This is an article in a series of articles called Your Ultimate Guide to Law Student Recruitment. Don’t forget to read the previous article here: Law Student Recruitment
Now that you know what law student recruitment is, let’s take a deeper look at how the law student recruitment process works. Generally, the Recruit is divided into three phases: the application process, interviews, and call day. Each of these is discussed in turn below.
The Application Process
This is the initial stage of the Recruit. Basically, applications will open at a set date e.g. January 20. It will remain open for about a week or so and then close e.g. January 28. During the time that applications are open, that’s when you can apply to firms that are hiring students and participating in the Recruit. Some firms will require you to apply through a centralized portal that you’ll be given access to (follow the instructions from your law school’s Career Services). Others will want you to apply through their own website or by email so make sure you do your research beforehand!
To apply, you have to submit an application package. This would include your cover letter, resume and law school transcripts. Depending on the firm, they might also want additional materials like reference letters or writing samples.
Although there’s usually a set amount of days when applications are open in the centralized portal, different firms will have different deadlines so be aware of those and submit your applications on time!
Once you’ve submitted your application, the next stage of the recruit process is interviews. Interviews will happen during a set number of days, usually for a week. This is often called the “interview week” and interviews have to take place during this week. Firms can’t interview you before then. Depending on your school, your interview dates and times might be set for you or you may be required to schedule them yourself. If you’re scheduling them yourself, firms will call you to request an interview. Although firms can’t interview you outside of interview week, they may call you to request an interview from the time you submit your application up until the day that interviews start. Interviews can last anywhere from 20 minutes to an hour during which time you’ll be asked several interview questions. Some interviews are more formal and rigorous than others. It really depends on the firm and who your interviewers are. Some interviews might also be done in stages so you’d have to go back for a second or third or even fourth interview! Again, it depends on the firm.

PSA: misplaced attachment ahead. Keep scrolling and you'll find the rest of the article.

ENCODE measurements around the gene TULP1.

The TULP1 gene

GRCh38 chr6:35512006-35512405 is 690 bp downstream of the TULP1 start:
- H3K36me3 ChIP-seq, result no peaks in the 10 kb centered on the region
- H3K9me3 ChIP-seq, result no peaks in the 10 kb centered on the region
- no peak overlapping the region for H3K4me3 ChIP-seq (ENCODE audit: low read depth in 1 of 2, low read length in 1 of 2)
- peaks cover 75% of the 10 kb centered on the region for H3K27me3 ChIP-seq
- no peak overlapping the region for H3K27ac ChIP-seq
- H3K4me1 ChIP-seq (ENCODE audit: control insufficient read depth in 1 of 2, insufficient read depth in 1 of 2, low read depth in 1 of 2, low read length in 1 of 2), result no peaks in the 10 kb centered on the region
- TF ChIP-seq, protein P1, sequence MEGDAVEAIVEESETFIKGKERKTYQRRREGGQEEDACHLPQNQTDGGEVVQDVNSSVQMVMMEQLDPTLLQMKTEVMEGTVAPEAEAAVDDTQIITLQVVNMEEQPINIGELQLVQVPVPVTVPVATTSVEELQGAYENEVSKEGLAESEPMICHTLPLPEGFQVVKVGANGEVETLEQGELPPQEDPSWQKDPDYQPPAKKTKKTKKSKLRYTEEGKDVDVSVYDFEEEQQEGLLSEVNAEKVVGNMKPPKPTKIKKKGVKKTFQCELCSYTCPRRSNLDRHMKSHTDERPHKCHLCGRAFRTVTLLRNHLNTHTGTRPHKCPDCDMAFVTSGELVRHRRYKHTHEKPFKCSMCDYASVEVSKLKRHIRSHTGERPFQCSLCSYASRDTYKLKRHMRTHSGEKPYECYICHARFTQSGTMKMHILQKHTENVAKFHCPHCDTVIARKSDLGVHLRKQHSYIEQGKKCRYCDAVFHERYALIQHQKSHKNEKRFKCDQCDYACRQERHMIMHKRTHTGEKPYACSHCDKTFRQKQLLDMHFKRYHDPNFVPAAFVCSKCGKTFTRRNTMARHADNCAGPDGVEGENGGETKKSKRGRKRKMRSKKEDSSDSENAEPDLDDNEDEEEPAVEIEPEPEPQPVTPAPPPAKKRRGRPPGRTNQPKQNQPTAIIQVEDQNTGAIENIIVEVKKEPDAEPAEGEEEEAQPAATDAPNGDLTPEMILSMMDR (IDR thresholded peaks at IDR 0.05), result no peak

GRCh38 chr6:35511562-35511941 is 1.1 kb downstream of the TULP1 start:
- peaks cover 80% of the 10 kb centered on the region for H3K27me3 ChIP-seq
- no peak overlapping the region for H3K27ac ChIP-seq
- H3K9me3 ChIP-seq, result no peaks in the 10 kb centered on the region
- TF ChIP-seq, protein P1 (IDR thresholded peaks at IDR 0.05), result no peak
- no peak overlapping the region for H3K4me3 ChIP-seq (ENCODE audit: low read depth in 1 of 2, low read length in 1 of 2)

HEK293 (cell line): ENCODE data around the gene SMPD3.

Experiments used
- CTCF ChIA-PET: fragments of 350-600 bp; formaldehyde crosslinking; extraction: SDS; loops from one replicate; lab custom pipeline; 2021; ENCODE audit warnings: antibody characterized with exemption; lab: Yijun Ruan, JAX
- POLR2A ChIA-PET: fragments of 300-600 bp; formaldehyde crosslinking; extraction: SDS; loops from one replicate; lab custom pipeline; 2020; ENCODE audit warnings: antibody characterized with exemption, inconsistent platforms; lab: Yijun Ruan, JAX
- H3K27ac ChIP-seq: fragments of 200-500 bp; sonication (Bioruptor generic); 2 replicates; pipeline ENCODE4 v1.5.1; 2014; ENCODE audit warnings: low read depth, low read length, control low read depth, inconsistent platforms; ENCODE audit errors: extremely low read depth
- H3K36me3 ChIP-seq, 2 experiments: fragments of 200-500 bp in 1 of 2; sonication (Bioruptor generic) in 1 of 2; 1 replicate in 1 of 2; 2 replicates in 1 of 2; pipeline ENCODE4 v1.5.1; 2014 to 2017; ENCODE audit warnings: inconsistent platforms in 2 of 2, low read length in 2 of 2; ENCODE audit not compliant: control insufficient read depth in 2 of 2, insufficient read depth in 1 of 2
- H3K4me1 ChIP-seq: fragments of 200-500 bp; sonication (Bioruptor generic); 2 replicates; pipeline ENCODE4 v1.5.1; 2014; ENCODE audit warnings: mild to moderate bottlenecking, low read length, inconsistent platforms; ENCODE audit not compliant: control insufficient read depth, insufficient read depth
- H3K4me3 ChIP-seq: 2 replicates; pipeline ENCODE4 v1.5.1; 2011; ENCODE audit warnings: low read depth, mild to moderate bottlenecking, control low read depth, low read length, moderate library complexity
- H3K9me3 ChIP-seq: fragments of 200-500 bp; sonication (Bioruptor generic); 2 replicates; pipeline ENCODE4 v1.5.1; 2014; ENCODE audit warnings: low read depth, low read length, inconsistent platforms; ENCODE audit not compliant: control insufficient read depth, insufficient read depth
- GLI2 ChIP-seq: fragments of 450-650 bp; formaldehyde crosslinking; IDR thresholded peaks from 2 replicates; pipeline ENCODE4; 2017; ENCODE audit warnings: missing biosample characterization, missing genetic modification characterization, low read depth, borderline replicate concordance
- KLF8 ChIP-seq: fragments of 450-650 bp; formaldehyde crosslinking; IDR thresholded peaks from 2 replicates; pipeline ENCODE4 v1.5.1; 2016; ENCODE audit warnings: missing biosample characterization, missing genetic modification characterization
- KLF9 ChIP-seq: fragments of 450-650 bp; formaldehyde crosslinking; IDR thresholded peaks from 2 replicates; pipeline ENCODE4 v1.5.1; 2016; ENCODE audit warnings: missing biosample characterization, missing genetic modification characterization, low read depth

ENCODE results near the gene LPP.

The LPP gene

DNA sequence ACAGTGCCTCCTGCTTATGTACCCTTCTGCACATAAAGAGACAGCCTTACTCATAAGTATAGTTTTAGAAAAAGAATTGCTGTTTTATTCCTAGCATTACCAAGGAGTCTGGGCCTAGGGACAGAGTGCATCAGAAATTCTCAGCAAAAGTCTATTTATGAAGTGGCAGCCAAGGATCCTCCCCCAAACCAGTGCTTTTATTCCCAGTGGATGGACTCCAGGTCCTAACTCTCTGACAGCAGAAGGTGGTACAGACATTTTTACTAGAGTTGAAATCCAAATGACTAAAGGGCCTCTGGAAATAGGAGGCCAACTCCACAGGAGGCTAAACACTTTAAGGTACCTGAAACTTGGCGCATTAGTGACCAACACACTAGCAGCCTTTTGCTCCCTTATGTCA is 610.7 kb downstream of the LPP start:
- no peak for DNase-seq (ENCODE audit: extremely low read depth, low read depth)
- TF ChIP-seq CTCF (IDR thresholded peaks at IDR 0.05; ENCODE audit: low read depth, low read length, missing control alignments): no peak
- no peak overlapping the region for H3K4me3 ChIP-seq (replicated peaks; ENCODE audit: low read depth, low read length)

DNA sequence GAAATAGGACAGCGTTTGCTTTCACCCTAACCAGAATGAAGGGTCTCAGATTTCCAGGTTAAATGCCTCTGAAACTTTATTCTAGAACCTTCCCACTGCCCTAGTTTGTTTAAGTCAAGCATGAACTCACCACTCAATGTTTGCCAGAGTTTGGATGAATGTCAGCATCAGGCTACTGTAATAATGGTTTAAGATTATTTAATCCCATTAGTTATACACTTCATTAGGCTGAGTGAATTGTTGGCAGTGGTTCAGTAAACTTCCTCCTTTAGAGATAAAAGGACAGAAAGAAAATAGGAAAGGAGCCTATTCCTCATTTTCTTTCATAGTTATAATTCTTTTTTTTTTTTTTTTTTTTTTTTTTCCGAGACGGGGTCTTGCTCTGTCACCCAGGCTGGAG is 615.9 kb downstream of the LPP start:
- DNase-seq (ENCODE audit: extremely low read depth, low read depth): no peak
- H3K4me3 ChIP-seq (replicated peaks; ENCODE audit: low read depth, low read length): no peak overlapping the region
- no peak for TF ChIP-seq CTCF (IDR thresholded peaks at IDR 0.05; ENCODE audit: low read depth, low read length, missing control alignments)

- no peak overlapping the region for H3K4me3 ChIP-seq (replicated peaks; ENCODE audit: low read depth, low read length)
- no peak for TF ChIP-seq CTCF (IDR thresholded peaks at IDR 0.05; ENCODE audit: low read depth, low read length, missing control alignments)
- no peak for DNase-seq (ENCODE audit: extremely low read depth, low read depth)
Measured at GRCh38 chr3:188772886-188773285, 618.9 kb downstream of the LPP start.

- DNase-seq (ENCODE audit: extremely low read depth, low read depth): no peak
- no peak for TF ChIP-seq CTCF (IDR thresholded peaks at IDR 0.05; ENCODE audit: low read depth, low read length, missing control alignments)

Call Day is also known as Offer Day and it’s the day that everyone is both anticipating and dreading for. It’s when firms begin calling students to offer them a summer or articling position. Call day happens on a specific day at a specific time. Actually, it’s a time range e.g. 8 am to 4 pm. But since most firms are also competing with each other to secure their top choice students, most calls happen at exactly the time that firms are allowed to start calling students (the Law Society sets when firms can contact students and it’s a whole strict process). So if call day starts at 8 am, most calls go out at that time and the whole thing is generally over by 8:30 am. If you didn’t get a call during that time, the chances of you getting one go down significantly. Not to say that getting a call later on is impossible though! It can still happen just not likely. If you get a call on call day, congratulations! You’ve got a summer/articling position. If not, don’t beat yourself up. There will be plenty of other opportunities and you should take this as a win because the Recruit experience in itself is invaluable.
The Recruit process is complicated, especially if you’re new to law school and/or this is your first exposure to job hunting. If you’re feeling a little overwhelmed, that’s okay! Just remember that there are three phases to the Recruit: the application process, interviews and call day. Submit your application package on time, show up to your interview prepared, and hope for the best on call day. You will figure everything else out. Good luck!
This is an article in a series of articles called Your Ultimate Guide to Law Student Recruitment.
Next Article: Should I Participate in the Law Student Recruit?
Previous article: Law Student Recruitment